The War on Terror's lamest video games.

The War on Terror's lamest video games.

The War on Terror's lamest video games.

The art of play.
Aug. 12 2005 1:15 PM

The Evildoers Do Super Mario Bros.

The War on Terror's least-frightening video games.

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Maze of Destiny: the Islamic Legend of Zelda 

For three days this week, the Washington Post described the technological sophistication of our enemy in the Global Tussle Against Those Way-Out-There Fellas. "[A]l Qaeda, led by educated and privileged gadget hounds, adapted early and enthusiastically to the technologies of globalization," Steve Coll and Susan B. Glasser wrote in the first of three terrific "e-Qaeda" stories. Osama Bin Laden was an early adopter of satellite phones. His followers make videos with handheld cameras. And his sons play video games.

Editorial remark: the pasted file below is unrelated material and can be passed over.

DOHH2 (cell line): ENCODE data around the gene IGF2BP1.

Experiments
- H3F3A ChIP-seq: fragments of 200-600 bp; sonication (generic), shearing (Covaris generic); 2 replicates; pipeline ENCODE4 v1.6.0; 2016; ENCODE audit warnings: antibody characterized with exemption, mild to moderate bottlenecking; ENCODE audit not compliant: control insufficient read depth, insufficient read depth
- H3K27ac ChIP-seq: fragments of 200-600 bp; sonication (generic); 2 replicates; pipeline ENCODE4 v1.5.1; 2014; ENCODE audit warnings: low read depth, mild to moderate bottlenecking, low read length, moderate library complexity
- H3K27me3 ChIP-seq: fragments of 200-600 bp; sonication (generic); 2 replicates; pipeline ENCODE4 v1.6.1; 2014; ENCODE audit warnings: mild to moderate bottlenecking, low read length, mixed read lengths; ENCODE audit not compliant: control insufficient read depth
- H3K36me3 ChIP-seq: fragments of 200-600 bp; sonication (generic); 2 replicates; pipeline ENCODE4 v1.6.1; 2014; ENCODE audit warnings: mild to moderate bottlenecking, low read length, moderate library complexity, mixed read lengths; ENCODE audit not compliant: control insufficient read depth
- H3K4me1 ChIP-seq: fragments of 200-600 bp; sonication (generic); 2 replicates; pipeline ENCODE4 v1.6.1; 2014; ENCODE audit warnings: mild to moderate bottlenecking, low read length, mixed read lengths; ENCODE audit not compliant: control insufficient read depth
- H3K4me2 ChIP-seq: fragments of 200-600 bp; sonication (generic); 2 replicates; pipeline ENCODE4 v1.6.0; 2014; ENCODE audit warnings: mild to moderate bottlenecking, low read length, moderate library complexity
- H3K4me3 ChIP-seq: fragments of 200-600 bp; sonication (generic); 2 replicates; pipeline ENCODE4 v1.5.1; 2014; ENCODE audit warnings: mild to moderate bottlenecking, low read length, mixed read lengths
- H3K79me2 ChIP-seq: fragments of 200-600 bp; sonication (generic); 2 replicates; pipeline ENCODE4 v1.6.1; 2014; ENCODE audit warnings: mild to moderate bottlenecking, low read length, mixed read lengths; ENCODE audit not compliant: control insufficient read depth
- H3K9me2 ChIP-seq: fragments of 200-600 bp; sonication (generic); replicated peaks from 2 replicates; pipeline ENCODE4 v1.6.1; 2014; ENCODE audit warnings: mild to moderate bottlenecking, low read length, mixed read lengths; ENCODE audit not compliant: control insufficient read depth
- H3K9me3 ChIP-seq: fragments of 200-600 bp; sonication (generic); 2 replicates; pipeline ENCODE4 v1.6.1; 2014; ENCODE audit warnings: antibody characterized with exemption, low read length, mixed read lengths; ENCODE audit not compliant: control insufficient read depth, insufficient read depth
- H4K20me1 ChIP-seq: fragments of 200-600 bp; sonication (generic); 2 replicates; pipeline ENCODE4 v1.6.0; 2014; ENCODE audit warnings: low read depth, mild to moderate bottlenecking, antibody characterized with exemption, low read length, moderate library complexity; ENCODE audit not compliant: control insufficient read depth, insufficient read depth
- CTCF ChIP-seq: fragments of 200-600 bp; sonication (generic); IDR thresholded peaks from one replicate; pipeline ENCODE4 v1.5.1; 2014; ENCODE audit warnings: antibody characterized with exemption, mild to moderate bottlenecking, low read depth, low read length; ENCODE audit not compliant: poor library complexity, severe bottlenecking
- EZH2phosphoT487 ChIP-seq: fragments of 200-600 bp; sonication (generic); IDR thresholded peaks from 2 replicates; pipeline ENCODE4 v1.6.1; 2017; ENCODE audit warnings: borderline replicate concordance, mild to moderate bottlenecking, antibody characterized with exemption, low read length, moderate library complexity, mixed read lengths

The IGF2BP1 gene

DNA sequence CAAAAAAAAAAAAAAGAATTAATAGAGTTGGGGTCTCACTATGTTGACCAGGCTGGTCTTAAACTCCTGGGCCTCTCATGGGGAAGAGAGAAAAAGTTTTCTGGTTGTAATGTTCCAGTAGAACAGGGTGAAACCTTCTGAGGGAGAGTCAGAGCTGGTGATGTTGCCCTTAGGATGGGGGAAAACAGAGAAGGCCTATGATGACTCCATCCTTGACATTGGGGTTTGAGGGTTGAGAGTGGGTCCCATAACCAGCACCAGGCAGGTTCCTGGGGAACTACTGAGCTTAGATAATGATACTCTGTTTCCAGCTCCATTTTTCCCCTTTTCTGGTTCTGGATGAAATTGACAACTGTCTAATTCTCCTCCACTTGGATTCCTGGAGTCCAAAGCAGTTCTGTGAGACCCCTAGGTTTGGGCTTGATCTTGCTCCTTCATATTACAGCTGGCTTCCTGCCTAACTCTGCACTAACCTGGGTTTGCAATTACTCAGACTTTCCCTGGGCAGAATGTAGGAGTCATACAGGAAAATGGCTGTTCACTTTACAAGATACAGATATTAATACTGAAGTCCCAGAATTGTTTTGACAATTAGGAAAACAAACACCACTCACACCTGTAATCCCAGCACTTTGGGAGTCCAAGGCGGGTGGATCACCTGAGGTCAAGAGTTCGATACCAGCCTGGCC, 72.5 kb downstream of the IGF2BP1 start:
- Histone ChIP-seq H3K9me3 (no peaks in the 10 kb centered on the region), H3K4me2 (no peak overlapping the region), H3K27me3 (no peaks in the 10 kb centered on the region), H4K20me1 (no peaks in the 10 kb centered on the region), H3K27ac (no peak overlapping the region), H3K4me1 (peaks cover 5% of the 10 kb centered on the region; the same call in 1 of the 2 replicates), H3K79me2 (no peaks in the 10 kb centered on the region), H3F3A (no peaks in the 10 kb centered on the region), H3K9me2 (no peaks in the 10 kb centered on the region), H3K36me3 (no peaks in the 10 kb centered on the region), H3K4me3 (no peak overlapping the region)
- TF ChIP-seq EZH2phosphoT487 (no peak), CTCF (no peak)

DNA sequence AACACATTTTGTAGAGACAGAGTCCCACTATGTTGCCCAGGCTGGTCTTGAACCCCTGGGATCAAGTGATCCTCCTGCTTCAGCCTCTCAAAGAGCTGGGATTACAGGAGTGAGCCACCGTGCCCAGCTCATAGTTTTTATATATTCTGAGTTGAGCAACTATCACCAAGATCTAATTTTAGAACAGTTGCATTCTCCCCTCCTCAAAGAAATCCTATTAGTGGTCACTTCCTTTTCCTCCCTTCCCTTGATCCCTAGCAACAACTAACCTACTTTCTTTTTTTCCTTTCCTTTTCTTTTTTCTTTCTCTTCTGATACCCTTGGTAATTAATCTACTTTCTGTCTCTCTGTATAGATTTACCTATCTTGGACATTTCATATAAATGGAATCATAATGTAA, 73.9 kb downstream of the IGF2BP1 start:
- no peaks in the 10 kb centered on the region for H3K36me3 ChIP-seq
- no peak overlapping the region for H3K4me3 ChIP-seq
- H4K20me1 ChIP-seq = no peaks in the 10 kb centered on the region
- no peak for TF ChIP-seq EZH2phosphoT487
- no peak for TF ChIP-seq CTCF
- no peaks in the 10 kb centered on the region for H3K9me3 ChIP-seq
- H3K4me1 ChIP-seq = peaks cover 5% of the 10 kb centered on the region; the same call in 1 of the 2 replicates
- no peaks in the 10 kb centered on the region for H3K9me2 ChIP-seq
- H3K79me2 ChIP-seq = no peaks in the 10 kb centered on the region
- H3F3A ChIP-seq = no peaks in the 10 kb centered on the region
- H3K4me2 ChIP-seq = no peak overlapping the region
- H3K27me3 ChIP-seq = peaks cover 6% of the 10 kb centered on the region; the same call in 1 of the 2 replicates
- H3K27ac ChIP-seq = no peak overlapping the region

Coll and Glasser don't say what games the Bin Ladens Jr. play (or if they use an "Iced Coffee" mod to add burqas to the women of Grand Theft Auto: San Andreas). The world's jihadist gamers do have several titles to choose from. Hezbollah produced a game called Special Force that allows players to simulate attacks against Israeli troops. The pro-Palestinian Under Siege is in the same genre. And there is at least one children's game with some jihadi content: Innovative Minds' Islamic Fun features a game called "The Resistance" alongside inoffensive-sounding kiddie fare like "Tree Hop" and "Two Bunny Race." The storyline: "You are a farmer in South Lebanon who has joined the Islamic Resistance to defend your land and family from the invading zionists."